And the efforts have already started to bear fruit. Paris debuted an electric car sharing program called Autolib in 2011, and has since grown the fleet of vehicles to 3,000. The connected vehicles can be tracked via GPS, and drivers can use the car’s dashboard to reserve parking spaces in advance.

London announced earlier this year that it would begin tests on a smart parking project that would allow drivers to quickly locate parking spaces and remove the need for lengthy searches for an open spot. This, in turn, would alleviate urban traffic congestion. The U.K. capital also plans test electric car and bike-sharing programs.

Meanwhile, Copenhagen has started using sensors to monitor the city’s bike traffic in real time, which provides valuable data on improving bike routes in the city. This is crucial, as more than 40% of the city’s residents commute by bike each day.

North America has lagged behind even though it is the most urbanized region in the world, with more than 80% of its population in urban centers. Still, there are plenty of smart city projects up and running in these nations, specifically with regard to public safety and traffic.

New York City has tested gunshot detection technology in police precincts in Brooklyn and the Bronx, and the mayor wants to expand this testing around the city. Camden, New Jersey has implemented similar tech.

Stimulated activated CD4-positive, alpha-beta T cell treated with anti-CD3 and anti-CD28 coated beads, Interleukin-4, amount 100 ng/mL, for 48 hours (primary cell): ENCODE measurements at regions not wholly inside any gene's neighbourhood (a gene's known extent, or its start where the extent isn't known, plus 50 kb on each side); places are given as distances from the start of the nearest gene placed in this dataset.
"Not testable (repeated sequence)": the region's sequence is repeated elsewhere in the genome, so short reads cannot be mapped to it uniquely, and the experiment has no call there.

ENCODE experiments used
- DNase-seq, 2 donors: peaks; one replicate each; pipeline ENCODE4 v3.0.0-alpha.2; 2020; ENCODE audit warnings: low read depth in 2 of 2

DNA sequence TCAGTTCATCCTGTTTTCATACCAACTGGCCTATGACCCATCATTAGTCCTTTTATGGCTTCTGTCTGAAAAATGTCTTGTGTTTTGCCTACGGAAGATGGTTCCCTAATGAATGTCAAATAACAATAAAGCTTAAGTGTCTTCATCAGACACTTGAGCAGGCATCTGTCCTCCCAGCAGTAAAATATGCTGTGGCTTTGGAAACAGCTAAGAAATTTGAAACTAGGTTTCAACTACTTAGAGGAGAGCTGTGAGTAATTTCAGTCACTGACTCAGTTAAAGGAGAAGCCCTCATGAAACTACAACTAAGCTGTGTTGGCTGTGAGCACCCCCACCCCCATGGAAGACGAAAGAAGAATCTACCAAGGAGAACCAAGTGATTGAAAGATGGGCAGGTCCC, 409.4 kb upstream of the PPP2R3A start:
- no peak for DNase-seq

New York City also piloted a connected car program in 2015 with the goal of learning where drivers make frequent hard brakes or sharp turns because of traffic. Officials could then use this data to improve road conditions and alleviate traffic.

Finally, San Diego has started using cameras built into connected streetlights to monitor pedestrian traffic and reroute cars during peak hours to avoid pedestrian accidents and alleviate congestion.

The Future of the IoT and Smart Cities

The potential of smart cities is nearly limitless, and the growth of these cities should only accelerate in the coming years. But this is not the only area that the IoT will profoundly change in the near future.

That’s why BI Intelligence has spent months putting together the best and most detailed compendium on the IoT: The Internet of Things: Examining How The IoT Will Affect The World .

To get your copy of this invaluable guide to the IoT universe, choose one of these options:

  1. Subscribe to an ALL-ACCESS Membership with BI Intelligence and gain immediate access to this report AND over 100 other expertly researched deep-dive reports, subscriptions to all of our daily newsletters, and much more. >> START A MEMBERSHIP
  2. Purchase the report and download it immediately from our research store. >> BUY THE REPORT

The choice is yours. But however you decide to acquire this report, you’ve given yourself a powerful advantage in your understanding of the fast-moving world of the IoT.

Source: Business Insider




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Building a smart city infrastructure: the key role of APIs and microservices

How APIs, microservices and visual interfaces can be best used to build the smart city of tomorrow

spaghetti junction